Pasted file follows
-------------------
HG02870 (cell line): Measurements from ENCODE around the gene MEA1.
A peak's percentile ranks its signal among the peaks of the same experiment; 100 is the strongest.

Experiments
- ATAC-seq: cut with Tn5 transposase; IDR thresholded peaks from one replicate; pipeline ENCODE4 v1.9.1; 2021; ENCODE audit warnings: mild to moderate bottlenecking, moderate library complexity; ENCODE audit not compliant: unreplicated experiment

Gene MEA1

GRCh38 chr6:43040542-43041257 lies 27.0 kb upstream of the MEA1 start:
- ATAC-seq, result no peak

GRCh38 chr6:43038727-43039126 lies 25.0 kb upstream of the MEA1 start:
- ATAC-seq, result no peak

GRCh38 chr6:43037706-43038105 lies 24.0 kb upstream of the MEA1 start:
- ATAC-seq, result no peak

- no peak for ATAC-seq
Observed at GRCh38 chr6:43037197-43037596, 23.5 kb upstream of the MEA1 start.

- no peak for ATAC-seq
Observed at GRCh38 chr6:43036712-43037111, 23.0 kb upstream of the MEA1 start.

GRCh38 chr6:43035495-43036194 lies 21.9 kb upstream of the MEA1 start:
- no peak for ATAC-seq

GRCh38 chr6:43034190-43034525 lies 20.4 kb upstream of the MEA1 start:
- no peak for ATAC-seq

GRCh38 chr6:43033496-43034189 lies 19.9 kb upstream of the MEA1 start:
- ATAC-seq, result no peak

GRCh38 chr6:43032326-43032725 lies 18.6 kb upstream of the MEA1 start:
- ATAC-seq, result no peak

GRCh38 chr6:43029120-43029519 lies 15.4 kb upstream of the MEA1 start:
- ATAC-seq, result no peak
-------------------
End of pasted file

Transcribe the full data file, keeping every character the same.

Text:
HG02870 (cell line): Measurements from ENCODE around the gene MEA1.
A peak's percentile ranks its signal among the peaks of the same experiment; 100 is the strongest.

Experiments
- ATAC-seq: cut with Tn5 transposase; IDR thresholded peaks from one replicate; pipeline ENCODE4 v1.9.1; 2021; ENCODE audit warnings: mild to moderate bottlenecking, moderate library complexity; ENCODE audit not compliant: unreplicated experiment

Gene MEA1

GRCh38 chr6:43040542-43041257 lies 27.0 kb upstream of the MEA1 start:
- ATAC-seq, result no peak

GRCh38 chr6:43038727-43039126 lies 25.0 kb upstream of the MEA1 start:
- ATAC-seq, result no peak

GRCh38 chr6:43037706-43038105 lies 24.0 kb upstream of the MEA1 start:
- ATAC-seq, result no peak

- no peak for ATAC-seq
Observed at GRCh38 chr6:43037197-43037596, 23.5 kb upstream of the MEA1 start.

- no peak for ATAC-seq
Observed at GRCh38 chr6:43036712-43037111, 23.0 kb upstream of the MEA1 start.

GRCh38 chr6:43035495-43036194 lies 21.9 kb upstream of the MEA1 start:
- no peak for ATAC-seq

GRCh38 chr6:43034190-43034525 lies 20.4 kb upstream of the MEA1 start:
- no peak for ATAC-seq

GRCh38 chr6:43033496-43034189 lies 19.9 kb upstream of the MEA1 start:
- ATAC-seq, result no peak

GRCh38 chr6:43032326-43032725 lies 18.6 kb upstream of the MEA1 start:
- ATAC-seq, result no peak

GRCh38 chr6:43029120-43029519 lies 15.4 kb upstream of the MEA1 start:
- ATAC-seq, result no peak